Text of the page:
I've been visiting AT for many years, and one of the things I love about this site is that I often learn as much from reading the comments section as I do from an article. The comments often distill a subject that I don't really understand, into salient points and highlights "what it means to me".

    With that in mind, I've always wished AT did more science/tech coverage like you see on OCC (Overclockersclub)...I usually find their little tech blurbs to be fascinating, but often wish people actually commented on them.
    Reply
  • FITCamaro - Friday, January 24, 2014 - link

    Does Anandtech employ those at Dailytech? Or are they completely different entities? If so, can we just get rid of Tiffany? Reply
  • silverblue - Friday, January 24, 2014 - link

    Ouch. Not the name I expected, either. ;) Reply
  • DanNeely - Friday, January 24, 2014 - link

    Different. DT was started by an AT author who wanted to write about rumors and leaks that AT didn't want to cover because doing so would risk vendors being willing to give them pre-release information under NDA.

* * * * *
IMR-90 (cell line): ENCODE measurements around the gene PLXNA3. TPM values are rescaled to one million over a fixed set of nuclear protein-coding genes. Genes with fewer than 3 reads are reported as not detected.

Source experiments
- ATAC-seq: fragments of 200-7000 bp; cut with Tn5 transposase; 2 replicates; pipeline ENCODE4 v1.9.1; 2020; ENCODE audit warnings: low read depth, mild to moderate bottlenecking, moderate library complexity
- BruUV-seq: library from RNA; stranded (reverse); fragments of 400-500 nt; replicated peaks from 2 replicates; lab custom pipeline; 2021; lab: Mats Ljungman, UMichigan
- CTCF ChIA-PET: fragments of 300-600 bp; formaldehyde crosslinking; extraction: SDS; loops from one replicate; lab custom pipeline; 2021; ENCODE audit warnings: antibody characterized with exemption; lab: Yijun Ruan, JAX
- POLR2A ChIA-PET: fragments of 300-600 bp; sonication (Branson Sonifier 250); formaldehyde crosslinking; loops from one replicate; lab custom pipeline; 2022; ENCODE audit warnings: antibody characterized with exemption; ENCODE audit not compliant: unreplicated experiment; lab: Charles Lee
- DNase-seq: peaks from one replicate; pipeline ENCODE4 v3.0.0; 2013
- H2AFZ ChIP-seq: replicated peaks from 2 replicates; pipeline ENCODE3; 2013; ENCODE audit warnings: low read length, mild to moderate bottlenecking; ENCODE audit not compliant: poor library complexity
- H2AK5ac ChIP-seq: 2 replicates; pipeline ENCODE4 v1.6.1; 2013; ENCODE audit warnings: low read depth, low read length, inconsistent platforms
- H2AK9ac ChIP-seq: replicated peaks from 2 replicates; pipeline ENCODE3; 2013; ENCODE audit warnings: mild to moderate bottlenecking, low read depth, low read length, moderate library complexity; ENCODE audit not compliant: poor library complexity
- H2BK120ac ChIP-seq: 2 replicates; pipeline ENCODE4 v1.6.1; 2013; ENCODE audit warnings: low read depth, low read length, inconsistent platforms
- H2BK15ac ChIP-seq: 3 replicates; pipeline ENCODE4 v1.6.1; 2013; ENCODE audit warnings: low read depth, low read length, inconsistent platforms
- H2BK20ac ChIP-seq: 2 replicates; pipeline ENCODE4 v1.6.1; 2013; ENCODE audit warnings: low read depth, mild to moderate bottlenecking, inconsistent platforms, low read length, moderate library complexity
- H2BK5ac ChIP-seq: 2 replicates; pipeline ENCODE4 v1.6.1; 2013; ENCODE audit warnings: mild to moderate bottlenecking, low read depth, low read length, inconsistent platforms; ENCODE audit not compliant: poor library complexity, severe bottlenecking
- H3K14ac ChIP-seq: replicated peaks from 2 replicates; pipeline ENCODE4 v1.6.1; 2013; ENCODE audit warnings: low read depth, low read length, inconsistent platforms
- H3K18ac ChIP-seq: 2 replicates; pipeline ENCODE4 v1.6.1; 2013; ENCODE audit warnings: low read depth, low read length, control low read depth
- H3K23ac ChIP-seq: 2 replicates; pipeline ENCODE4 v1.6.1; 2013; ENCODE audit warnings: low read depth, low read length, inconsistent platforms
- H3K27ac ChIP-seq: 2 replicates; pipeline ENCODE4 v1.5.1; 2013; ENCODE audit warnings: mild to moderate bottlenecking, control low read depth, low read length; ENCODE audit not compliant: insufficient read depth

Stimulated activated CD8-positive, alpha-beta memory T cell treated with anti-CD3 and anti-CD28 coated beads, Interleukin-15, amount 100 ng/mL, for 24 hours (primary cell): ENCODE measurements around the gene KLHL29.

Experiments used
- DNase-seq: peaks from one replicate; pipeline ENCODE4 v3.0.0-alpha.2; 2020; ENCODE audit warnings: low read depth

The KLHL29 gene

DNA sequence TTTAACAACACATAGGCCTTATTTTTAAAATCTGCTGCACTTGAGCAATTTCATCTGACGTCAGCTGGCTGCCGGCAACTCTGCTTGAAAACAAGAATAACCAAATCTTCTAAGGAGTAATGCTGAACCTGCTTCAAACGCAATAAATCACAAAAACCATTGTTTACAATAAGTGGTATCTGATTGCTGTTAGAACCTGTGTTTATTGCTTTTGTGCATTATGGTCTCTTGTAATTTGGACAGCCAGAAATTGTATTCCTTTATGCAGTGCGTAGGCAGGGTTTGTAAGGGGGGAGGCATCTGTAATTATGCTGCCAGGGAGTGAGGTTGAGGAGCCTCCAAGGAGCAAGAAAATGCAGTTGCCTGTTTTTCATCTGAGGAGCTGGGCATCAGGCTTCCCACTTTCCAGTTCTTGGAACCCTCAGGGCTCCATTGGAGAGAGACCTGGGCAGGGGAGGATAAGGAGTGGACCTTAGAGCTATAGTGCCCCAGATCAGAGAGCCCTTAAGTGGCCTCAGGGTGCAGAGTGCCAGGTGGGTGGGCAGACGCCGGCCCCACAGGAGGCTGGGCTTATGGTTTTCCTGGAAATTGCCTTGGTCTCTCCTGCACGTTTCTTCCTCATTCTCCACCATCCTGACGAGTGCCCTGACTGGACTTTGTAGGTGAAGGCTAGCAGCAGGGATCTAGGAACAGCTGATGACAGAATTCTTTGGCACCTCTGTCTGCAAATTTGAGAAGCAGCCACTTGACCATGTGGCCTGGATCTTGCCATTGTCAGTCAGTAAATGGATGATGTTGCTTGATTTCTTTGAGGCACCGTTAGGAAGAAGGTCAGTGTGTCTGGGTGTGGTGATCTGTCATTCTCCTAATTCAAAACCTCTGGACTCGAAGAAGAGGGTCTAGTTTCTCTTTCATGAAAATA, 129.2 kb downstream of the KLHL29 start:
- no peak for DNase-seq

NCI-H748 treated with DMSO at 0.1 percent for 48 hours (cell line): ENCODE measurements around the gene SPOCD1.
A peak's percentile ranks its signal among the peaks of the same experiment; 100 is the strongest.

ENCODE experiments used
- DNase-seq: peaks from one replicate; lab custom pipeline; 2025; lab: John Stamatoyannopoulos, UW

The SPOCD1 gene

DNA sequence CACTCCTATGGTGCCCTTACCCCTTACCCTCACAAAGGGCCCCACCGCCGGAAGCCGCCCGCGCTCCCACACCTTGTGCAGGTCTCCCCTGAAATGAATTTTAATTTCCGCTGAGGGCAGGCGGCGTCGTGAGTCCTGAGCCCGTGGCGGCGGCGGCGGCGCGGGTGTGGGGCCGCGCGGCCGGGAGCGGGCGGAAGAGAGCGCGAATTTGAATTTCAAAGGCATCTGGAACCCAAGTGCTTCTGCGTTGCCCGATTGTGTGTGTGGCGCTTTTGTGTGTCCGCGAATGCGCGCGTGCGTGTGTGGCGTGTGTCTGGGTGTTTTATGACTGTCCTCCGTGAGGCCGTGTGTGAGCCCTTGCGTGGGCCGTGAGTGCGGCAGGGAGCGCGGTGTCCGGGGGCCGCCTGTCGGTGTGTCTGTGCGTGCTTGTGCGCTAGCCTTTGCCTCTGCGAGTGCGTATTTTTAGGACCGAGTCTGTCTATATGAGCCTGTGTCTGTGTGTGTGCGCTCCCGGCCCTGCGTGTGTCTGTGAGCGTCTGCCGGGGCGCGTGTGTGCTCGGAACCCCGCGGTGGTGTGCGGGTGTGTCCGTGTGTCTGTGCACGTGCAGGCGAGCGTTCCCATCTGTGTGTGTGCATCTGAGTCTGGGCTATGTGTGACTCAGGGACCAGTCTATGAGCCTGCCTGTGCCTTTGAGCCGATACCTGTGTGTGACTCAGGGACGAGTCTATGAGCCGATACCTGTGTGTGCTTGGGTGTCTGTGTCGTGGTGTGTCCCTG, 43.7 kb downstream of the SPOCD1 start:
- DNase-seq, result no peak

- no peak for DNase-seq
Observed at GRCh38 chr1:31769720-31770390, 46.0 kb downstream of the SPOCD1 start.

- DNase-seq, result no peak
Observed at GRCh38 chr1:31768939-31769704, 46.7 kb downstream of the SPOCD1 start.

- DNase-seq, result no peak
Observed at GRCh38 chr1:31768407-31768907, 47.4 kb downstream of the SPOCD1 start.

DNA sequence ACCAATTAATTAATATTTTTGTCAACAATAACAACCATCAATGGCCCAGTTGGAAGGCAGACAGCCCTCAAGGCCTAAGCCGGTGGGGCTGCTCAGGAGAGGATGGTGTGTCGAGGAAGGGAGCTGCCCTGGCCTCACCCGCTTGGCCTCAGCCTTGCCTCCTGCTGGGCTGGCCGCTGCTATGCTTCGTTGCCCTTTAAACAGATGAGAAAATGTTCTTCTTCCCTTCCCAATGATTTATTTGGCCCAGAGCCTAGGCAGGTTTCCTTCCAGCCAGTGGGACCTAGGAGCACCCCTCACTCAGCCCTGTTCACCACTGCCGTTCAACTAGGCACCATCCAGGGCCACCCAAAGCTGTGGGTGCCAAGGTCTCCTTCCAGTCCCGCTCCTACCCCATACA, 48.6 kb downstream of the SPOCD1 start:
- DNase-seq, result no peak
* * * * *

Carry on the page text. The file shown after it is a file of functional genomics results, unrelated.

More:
It appears that the sites are slowly drifting apart; Pipeline stories have pushed DT down to a less visible position on the sidebar while covering a fair amount of the same sort of content and DT is producing more long in depth articles than they did in years past.
    Reply
  • JarredWalton - Friday, January 24, 2014 - link

    AT and DT now go through the same marketing company, and we often see each other at trade shows (e.g. CES), but basically we don't have anything to do with one another's sites. Reply
  • BMNify - Friday, January 24, 2014 - link

    Then why not just get rid of Dailytech section, as it is their blogging is worse than tabloids and lowers the standard of Anandtech, DT makes engadget and verge look unbiased and professional lol. Try and get some other decent startup blog or just delete the section to maintain the standard set by Anandtech. Reply